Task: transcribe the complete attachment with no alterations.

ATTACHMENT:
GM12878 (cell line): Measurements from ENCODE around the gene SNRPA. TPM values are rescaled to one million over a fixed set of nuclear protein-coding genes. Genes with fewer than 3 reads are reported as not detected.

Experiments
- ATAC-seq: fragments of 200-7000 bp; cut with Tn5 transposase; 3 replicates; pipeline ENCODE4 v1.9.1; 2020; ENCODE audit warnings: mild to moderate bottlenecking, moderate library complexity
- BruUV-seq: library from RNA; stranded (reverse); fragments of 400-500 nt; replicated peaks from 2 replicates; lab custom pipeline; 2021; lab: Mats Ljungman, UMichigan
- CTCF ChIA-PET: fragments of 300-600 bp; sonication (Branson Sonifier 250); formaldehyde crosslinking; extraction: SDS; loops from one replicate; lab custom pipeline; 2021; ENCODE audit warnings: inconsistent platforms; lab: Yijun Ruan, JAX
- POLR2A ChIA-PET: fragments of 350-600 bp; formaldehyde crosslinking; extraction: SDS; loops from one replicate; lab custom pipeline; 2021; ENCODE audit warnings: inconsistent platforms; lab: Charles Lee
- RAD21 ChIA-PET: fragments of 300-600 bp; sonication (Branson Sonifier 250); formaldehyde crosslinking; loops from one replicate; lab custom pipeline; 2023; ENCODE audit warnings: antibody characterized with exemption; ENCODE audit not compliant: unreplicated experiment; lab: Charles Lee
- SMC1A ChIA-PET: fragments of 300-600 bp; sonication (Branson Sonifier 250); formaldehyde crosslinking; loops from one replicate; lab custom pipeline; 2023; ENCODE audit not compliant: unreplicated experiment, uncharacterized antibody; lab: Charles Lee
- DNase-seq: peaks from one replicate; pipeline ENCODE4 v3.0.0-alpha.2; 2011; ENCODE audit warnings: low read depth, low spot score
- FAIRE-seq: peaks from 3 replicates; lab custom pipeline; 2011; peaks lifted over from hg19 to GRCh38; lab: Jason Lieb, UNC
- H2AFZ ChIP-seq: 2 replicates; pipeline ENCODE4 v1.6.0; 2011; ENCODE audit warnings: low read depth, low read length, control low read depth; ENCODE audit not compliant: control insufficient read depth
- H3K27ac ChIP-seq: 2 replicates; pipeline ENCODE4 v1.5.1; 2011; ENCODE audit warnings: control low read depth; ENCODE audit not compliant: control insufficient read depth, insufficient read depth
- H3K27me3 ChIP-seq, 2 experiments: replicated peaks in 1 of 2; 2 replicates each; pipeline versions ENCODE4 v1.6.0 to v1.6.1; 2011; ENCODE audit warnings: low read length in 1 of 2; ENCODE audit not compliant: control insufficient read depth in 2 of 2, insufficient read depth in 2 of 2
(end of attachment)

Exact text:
GM12878 (cell line): Measurements from ENCODE around the gene SNRPA. TPM values are rescaled to one million over a fixed set of nuclear protein-coding genes. Genes with fewer than 3 reads are reported as not detected.

Experiments
- ATAC-seq: fragments of 200-7000 bp; cut with Tn5 transposase; 3 replicates; pipeline ENCODE4 v1.9.1; 2020; ENCODE audit warnings: mild to moderate bottlenecking, moderate library complexity
- BruUV-seq: library from RNA; stranded (reverse); fragments of 400-500 nt; replicated peaks from 2 replicates; lab custom pipeline; 2021; lab: Mats Ljungman, UMichigan
- CTCF ChIA-PET: fragments of 300-600 bp; sonication (Branson Sonifier 250); formaldehyde crosslinking; extraction: SDS; loops from one replicate; lab custom pipeline; 2021; ENCODE audit warnings: inconsistent platforms; lab: Yijun Ruan, JAX
- POLR2A ChIA-PET: fragments of 350-600 bp; formaldehyde crosslinking; extraction: SDS; loops from one replicate; lab custom pipeline; 2021; ENCODE audit warnings: inconsistent platforms; lab: Charles Lee
- RAD21 ChIA-PET: fragments of 300-600 bp; sonication (Branson Sonifier 250); formaldehyde crosslinking; loops from one replicate; lab custom pipeline; 2023; ENCODE audit warnings: antibody characterized with exemption; ENCODE audit not compliant: unreplicated experiment; lab: Charles Lee
- SMC1A ChIA-PET: fragments of 300-600 bp; sonication (Branson Sonifier 250); formaldehyde crosslinking; loops from one replicate; lab custom pipeline; 2023; ENCODE audit not compliant: unreplicated experiment, uncharacterized antibody; lab: Charles Lee
- DNase-seq: peaks from one replicate; pipeline ENCODE4 v3.0.0-alpha.2; 2011; ENCODE audit warnings: low read depth, low spot score
- FAIRE-seq: peaks from 3 replicates; lab custom pipeline; 2011; peaks lifted over from hg19 to GRCh38; lab: Jason Lieb, UNC
- H2AFZ ChIP-seq: 2 replicates; pipeline ENCODE4 v1.6.0; 2011; ENCODE audit warnings: low read depth, low read length, control low read depth; ENCODE audit not compliant: control insufficient read depth
- H3K27ac ChIP-seq: 2 replicates; pipeline ENCODE4 v1.5.1; 2011; ENCODE audit warnings: control low read depth; ENCODE audit not compliant: control insufficient read depth, insufficient read depth
- H3K27me3 ChIP-seq, 2 experiments: replicated peaks in 1 of 2; 2 replicates each; pipeline versions ENCODE4 v1.6.0 to v1.6.1; 2011; ENCODE audit warnings: low read length in 1 of 2; ENCODE audit not compliant: control insufficient read depth in 2 of 2, insufficient read depth in 2 of 2